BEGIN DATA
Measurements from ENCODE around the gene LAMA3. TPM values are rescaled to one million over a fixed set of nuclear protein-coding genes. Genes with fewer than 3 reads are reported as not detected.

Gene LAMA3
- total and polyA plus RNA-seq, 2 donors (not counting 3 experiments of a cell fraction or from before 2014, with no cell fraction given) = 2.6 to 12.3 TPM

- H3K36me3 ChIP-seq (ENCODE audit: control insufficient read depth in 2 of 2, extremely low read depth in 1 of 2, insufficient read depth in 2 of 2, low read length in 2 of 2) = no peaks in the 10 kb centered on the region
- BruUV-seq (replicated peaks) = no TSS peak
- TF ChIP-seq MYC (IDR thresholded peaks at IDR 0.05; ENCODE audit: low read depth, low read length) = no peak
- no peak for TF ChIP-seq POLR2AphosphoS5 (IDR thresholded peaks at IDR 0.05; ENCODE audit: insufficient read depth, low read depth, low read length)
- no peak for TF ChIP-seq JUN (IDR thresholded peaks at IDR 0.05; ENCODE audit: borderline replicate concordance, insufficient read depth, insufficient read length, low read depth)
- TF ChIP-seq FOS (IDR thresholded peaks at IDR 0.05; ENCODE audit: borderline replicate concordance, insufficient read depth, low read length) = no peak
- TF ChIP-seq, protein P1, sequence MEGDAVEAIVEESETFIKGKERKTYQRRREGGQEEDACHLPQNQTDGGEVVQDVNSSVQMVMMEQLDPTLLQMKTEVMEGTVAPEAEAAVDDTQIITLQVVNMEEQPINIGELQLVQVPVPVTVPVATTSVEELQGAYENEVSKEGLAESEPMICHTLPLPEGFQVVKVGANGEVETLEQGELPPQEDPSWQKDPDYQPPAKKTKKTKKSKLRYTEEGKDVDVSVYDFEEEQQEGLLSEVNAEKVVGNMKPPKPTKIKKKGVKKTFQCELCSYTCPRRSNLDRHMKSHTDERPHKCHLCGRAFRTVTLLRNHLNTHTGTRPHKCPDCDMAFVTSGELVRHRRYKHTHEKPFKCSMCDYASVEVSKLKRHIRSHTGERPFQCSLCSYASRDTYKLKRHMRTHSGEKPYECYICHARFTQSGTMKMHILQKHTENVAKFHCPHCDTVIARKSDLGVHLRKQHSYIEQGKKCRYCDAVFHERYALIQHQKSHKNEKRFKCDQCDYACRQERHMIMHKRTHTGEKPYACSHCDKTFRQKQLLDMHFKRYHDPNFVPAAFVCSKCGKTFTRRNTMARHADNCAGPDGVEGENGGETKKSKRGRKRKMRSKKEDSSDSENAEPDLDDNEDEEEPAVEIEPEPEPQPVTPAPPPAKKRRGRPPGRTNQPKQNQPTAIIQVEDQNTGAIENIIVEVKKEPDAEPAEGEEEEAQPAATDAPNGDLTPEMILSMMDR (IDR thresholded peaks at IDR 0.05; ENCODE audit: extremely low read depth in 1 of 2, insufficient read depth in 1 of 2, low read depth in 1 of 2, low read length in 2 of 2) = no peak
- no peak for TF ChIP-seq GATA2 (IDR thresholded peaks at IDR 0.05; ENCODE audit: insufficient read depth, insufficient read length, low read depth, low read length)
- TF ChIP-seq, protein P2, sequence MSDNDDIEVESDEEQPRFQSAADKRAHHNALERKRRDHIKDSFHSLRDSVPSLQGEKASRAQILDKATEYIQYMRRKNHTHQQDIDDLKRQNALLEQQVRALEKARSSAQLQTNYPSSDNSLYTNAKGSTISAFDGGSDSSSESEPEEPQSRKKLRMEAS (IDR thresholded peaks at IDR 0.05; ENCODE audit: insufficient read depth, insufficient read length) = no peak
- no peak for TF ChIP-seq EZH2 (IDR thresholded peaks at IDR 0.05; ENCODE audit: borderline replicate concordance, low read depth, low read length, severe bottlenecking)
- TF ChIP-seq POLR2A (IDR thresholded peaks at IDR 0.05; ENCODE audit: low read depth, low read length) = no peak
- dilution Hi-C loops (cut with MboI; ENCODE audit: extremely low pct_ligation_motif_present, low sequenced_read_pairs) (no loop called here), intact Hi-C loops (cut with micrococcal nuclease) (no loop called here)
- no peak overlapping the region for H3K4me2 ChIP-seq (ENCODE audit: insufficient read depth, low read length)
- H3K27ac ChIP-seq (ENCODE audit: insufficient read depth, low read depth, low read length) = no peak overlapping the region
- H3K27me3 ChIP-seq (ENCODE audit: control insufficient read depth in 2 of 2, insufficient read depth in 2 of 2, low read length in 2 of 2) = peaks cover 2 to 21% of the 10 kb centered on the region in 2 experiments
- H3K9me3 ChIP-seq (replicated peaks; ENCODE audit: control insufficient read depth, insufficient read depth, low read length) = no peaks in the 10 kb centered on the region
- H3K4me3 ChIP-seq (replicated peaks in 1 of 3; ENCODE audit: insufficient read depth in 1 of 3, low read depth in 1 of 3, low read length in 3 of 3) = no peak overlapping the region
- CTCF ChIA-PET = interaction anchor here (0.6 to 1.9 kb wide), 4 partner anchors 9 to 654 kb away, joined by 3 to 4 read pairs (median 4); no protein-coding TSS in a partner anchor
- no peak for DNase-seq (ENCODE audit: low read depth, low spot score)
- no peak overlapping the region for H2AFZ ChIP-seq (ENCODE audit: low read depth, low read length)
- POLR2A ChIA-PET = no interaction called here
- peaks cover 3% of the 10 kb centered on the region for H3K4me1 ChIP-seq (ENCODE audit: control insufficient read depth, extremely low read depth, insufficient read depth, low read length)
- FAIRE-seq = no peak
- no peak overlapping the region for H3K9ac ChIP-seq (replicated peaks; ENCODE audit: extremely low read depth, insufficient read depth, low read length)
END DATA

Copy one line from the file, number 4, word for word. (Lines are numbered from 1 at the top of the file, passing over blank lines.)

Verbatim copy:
- H3K36me3 ChIP-seq (ENCODE audit: control insufficient read depth in 2 of 2, extremely low read depth in 1 of 2, insufficient read depth in 2 of 2, low read length in 2 of 2) = no peaks in the 10 kb centered on the region